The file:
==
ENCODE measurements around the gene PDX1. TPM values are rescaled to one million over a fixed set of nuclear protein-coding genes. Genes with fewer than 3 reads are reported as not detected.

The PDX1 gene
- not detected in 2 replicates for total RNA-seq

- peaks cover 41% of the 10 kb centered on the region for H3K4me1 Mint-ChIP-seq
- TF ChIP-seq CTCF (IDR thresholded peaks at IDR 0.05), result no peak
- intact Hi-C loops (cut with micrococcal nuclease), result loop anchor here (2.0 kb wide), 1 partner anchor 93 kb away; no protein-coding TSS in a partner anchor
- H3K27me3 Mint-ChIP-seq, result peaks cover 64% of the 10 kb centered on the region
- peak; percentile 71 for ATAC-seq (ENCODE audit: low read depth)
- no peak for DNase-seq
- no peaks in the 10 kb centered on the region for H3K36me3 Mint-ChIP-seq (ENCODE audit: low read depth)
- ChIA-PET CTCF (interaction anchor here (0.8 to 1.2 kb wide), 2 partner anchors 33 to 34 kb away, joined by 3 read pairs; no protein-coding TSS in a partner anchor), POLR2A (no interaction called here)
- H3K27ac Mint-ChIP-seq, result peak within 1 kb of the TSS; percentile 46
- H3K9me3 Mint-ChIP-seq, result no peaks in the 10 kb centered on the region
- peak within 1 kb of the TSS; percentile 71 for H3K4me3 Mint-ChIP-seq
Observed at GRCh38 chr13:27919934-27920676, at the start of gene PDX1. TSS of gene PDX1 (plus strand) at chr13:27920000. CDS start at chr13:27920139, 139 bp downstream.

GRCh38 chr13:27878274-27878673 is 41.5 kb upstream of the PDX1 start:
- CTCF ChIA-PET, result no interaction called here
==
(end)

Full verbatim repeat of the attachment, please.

ENCODE measurements around the gene PDX1. TPM values are rescaled to one million over a fixed set of nuclear protein-coding genes. Genes with fewer than 3 reads are reported as not detected.

The PDX1 gene
- not detected in 2 replicates for total RNA-seq

- peaks cover 41% of the 10 kb centered on the region for H3K4me1 Mint-ChIP-seq
- TF ChIP-seq CTCF (IDR thresholded peaks at IDR 0.05), result no peak
- intact Hi-C loops (cut with micrococcal nuclease), result loop anchor here (2.0 kb wide), 1 partner anchor 93 kb away; no protein-coding TSS in a partner anchor
- H3K27me3 Mint-ChIP-seq, result peaks cover 64% of the 10 kb centered on the region
- peak; percentile 71 for ATAC-seq (ENCODE audit: low read depth)
- no peak for DNase-seq
- no peaks in the 10 kb centered on the region for H3K36me3 Mint-ChIP-seq (ENCODE audit: low read depth)
- ChIA-PET CTCF (interaction anchor here (0.8 to 1.2 kb wide), 2 partner anchors 33 to 34 kb away, joined by 3 read pairs; no protein-coding TSS in a partner anchor), POLR2A (no interaction called here)
- H3K27ac Mint-ChIP-seq, result peak within 1 kb of the TSS; percentile 46
- H3K9me3 Mint-ChIP-seq, result no peaks in the 10 kb centered on the region
- peak within 1 kb of the TSS; percentile 71 for H3K4me3 Mint-ChIP-seq
Observed at GRCh38 chr13:27919934-27920676, at the start of gene PDX1. TSS of gene PDX1 (plus strand) at chr13:27920000. CDS start at chr13:27920139, 139 bp downstream.

GRCh38 chr13:27878274-27878673 is 41.5 kb upstream of the PDX1 start:
- CTCF ChIA-PET, result no interaction called here